By Steven Tavares

Alameda County officials attempted to shine a light on the region’s difficult budget process by illustrating the interconnectedness between it and the state and federal budgets, but it shifted between the degrees of damage the Great Recession has wrought upon the county.

The county’s economic forum Tuesday afternoon in Fremont ominously titled, “The Worst is Yet to Come,” owned up to the statement by painting a continuing dire budgetary landscape in the county. “We say this is the worst. I don’t know,” said Alameda County Supervisor Scott Haggerty. “It’s pretty bad. I still don’t believe this is the worst.” Even though the county has been successful in balancing its own budget despite perceived ineptness in Sacramento, he worries 2012 may be the worst after another round of adjustable-rate mortgages are set to increase and potential put even more troubled assets on the housing market.

At the same time, Haggerty also said the county has played a leading role in lessening the blow for its residents as opposed to other municipalities he believes have been far more profligate in their spending. “This county is not in bad shape. It’s bad because we’re reacting to the state and federal budget,” said Haggerty. “We were not reacting like some other counties who were spending like drunken sailors.”

Blaming the leaders in Sacramento for the trickled down of budget uncertainty has become common at all levels of local government. Alameda County Administrator Susan Muranishi says a majority of the county’s $2.2 billion budget is subject to the whims of state and federal government. Just over $502 million (26 percent) of the budget is left to discretionary spending at the county level, says Muranishi. Since 58 percent of that total is derived from property tax revenue, it is no mystery why the county and local cities are struggling to pay its bills.

Kai Mander, an analyst for the county administrator’s office, presented a succession of charts all detailing sharp declines in nearly sector of the budget. Median home values in Alameda County ending in December 2010 now stand at $347,000 after a high of $617,000 in July 2007. Over 6,000 homes last year were foreclosed and property tax assessment rolls have decreased for the past two years, says Mander, marking the only times the county tax roll has shown a decline in last 50 years. Specifically, assessed value of the Nummi/Tesla Motors property in Fremont may drop by $1 billion, according to Mander. That, in itself, encompasses 0.5 percent of the entire roll, he says.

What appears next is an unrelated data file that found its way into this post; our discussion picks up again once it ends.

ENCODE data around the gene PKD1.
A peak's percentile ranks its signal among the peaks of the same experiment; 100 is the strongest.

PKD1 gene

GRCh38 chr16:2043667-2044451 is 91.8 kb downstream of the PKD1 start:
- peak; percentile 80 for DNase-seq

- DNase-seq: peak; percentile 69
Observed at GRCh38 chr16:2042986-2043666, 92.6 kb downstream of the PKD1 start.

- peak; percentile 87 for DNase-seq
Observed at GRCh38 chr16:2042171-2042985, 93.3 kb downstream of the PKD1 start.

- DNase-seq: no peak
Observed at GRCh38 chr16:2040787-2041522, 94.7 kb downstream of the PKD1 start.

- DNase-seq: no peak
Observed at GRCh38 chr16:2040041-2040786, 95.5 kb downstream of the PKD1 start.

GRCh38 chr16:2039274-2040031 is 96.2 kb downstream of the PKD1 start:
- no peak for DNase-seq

Gov. Jerry Brown’s proposed budget will likely cut county services to the bone, said Haggerty and county administrators. Proposed cuts to social services such as CalWorks, food stamps, in-home medical support services and general assistance will affect a rising swath of county residents, said Mander, where over 15 percent of the population lives below the poverty line. President Obama’s proposed $3.7 trillion budget released this week along with a competing Republican-backed resolution to cut $100 billion from the federal budget outside of defense spending will also affect state and local budget decisions, say county officials.

The supervisors in attendance, including Haggerty, Chan and Keith Carson, though, were mum on the controversial issue of cutting local redevelopment agencies as lightly detailed in Brown’s budget plan. When asked by a resident for the board’s stance on the subject, Haggerty said the Board of Supervisors do not have an official position. Alameda County Supervisor Wilma Chan stepped in and noted the county realizes the value of redevelopment dollars in providing help for affordable housing and public improvement projects, especially in its disparate unincorporated areas.

If a proposed state ballot initiative to extend current tax increases helping to combat the $26 billion state deficit fails, Mander said the county could face additional drastic cuts including cuts to K-3 class size reductions and public safety, which have not been subject to cuts in the proposal. In addition, a 90-unit cap on subsidized tuition for community college and university students could be in jeopardy along reduced funding for in-home services, stripping of aid to non-citizens, stricter income eligibility for welfare recipients and possibly requiring changes to the Three Strikes law allowing second and third violations for only offenders of serious crimes.

The county is aiming to begin budget work sessions starting April 5 with a proposed budget ready for discussion in early June. A budget for 2011-12, according to a county timeline, could be adopted as early as late June.

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